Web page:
by Vicki Bigham
In the early 70’s I was teaching high school English to a range of classrooms of students from honors to remedial to however they then described “regular” students. I had five preparations each day and a frightening percentage of students who did not read above sixth grade level. I had not been prepared for any of this. I did not yet know terms like personalized learning, differentiated instruction, learning preferences, project-based learning, or formative assessment. But I somehow instinctively knew I needed to group students, to know what motivated each, and to meet them where they were. I wanted active learning going on in each class.
As I worked to help each student, I knew which were doing well – the ones grasping concepts, making links, applying knowledge. But what about the ones who weren’t? I was frustrated as I reviewed essays written, tests completed, worksheets filled out. For the stronger students, as well as those struggling, I wanted to understand more. What were their thought processes in getting to the final product? How did they approach a question? How many tries did they make before solving a problem? I thought if I could just empty the wastebasket and pore through their wadded up pieces of paper and series of tries, I could perhaps understand so much more.
I grew a lot from those early days of teaching. And often I wish I could return to those classrooms armed with some of the lessons I have now learned over the years. It was 1978 when I first stood behind an elementary school student working with a reading software program on a TI-99/4A computer. By today’s standards, it was rudimentary, but some of us in the Dallas Independent School District were working with Texas Instruments on early speech synthesis and development of computer-assisted instruction.
As I hovered over this young learner responding to questions and being branched to supportive correction and expanded information as needed, I felt for the first time like I had a window into what the student was thinking as she worked.
Fast forward to 21st century teaching and learning. Technology now equips teachers with a host of data – data I wanted to access and understand from those wadded up pieces of paper. With meaningful software tools embedded into the instruction, teachers can now find and understand data for each student that can help a teacher select the best instructional approach for the learner and frame relevant questions to pose.
We need to continue to expand and understand how to best make use of the technology we have to support data-informed decision making in the classroom. And we have much work yet to do in preparing and supporting teachers in their acquisition of data skills to help them improve the effectiveness of their teaching and increase student achievement.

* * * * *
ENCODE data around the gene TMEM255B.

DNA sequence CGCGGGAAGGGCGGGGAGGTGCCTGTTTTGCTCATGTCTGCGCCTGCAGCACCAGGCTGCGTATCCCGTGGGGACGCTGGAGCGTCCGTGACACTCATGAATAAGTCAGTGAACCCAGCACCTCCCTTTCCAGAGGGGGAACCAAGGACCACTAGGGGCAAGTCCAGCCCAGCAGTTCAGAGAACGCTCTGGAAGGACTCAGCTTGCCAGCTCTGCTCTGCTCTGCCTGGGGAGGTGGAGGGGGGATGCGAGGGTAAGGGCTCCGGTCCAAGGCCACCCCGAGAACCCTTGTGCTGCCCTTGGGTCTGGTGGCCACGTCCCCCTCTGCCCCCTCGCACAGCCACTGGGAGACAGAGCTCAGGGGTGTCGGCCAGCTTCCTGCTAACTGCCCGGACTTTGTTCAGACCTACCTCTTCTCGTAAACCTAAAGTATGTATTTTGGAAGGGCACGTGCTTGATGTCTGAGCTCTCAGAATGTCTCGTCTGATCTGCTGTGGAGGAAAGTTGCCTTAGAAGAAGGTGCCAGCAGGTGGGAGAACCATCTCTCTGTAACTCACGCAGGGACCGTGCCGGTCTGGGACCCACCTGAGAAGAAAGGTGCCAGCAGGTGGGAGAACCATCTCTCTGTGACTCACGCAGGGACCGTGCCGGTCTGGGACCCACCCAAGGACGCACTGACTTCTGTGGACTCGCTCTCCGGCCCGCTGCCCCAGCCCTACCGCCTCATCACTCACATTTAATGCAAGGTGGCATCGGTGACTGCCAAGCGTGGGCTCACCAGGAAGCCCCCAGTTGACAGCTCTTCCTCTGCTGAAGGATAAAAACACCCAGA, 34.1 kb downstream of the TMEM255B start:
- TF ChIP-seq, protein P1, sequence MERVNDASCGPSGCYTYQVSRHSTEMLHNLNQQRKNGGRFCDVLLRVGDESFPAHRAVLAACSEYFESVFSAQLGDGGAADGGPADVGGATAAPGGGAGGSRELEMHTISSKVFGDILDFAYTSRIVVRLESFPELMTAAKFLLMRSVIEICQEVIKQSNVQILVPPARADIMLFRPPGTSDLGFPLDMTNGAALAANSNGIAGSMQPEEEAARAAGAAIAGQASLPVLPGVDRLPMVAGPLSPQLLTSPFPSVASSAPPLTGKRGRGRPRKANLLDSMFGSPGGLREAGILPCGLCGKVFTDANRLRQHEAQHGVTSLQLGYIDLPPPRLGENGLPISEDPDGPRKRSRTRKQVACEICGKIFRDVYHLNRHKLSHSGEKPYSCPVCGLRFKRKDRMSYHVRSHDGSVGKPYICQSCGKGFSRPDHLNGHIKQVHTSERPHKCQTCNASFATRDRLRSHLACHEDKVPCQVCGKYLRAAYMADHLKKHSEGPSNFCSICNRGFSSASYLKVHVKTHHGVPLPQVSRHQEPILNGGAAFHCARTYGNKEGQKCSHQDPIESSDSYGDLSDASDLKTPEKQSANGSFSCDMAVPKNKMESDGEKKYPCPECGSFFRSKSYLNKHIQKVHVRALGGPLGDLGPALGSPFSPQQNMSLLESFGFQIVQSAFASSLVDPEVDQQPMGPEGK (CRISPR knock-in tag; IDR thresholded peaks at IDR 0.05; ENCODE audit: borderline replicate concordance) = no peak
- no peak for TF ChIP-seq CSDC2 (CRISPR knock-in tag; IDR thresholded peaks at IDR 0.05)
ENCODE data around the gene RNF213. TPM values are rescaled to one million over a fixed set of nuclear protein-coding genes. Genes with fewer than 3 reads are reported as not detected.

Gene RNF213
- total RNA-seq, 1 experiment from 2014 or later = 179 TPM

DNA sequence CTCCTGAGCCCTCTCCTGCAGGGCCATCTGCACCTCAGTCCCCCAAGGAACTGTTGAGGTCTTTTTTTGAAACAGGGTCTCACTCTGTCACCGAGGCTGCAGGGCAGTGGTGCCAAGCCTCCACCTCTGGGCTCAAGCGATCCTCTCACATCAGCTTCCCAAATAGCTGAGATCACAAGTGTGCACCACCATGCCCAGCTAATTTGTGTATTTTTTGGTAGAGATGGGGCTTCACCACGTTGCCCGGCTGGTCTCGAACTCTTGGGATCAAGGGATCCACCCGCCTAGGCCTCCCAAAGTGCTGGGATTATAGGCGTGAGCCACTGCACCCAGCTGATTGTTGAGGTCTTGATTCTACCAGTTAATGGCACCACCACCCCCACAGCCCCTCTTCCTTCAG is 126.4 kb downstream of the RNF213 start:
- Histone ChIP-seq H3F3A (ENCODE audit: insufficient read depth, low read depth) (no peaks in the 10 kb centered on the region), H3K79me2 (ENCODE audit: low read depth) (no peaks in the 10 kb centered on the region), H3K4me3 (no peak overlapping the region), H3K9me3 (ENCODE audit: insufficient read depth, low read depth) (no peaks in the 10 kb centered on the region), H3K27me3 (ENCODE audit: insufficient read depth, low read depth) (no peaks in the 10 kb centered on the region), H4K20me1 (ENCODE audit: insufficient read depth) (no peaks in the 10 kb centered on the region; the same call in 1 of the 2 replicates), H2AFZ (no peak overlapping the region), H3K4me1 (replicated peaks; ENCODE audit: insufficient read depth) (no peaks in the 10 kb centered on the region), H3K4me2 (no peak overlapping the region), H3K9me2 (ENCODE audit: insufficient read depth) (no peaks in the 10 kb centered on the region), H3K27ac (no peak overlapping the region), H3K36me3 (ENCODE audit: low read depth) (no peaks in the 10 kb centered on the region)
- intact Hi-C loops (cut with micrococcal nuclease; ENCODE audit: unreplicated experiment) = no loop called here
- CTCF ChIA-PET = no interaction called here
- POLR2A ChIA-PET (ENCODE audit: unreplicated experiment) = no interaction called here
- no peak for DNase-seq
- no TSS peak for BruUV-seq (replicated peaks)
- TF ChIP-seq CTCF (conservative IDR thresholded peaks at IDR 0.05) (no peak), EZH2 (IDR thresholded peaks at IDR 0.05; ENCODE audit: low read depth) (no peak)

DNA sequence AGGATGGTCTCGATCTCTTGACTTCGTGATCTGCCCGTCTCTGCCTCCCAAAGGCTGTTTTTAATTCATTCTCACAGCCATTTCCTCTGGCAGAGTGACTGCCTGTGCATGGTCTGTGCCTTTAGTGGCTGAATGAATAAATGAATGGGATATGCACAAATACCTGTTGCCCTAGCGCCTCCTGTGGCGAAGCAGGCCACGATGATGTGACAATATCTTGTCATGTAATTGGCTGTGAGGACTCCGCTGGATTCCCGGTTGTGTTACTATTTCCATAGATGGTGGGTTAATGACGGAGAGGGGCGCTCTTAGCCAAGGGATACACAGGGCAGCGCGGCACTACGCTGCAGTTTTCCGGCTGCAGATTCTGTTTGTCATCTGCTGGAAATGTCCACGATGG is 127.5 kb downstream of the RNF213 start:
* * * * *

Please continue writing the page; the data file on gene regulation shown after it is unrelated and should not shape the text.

Teachers need to routinely, systematically, and through a variety of methods, use data to assess performance progress and individualize and guide instruction. Technology is one tool in their toolbox to help support this best practice and tailor instruction to the interests and capabilities of each student.
How exciting it is for me to observe teachers in today’s classrooms using a host of ongoing assessment techniques and gaining information about students from technology-enhanced curriculum that helps guide instruction for each learner. And how critical it is that teachers have ever-expanding access to this data that they want and need to know.
Vicki Smith Bigham has over forty years experience in public and private school education as a teacher, software developer, school administrator, university professor, and industry consultant. As President of Bigham Technology Solutions, Inc., she manages a variety of product development, professional development, training, meeting planning, and marketing projects, and works with both companies and schools. She manages the EdNET Conference for MDR and serves as Professional Development Consultant for the Consortium for School Networking (CoSN). She is a former president of the Texas Computer Education Association (TCEA), which she helped to found, and a former president of the International Society for Technology in Education (ISTE). Vicki’s career has focused on supporting educators in effective use of technology and bringing together the best ideas and people in the education marketplace to produce quality products and services for schools. She has been a pioneer and leader in helping to build a networked community of educators, industry executives and legislative policymakers, all working to improve teaching and learning through the use of technology.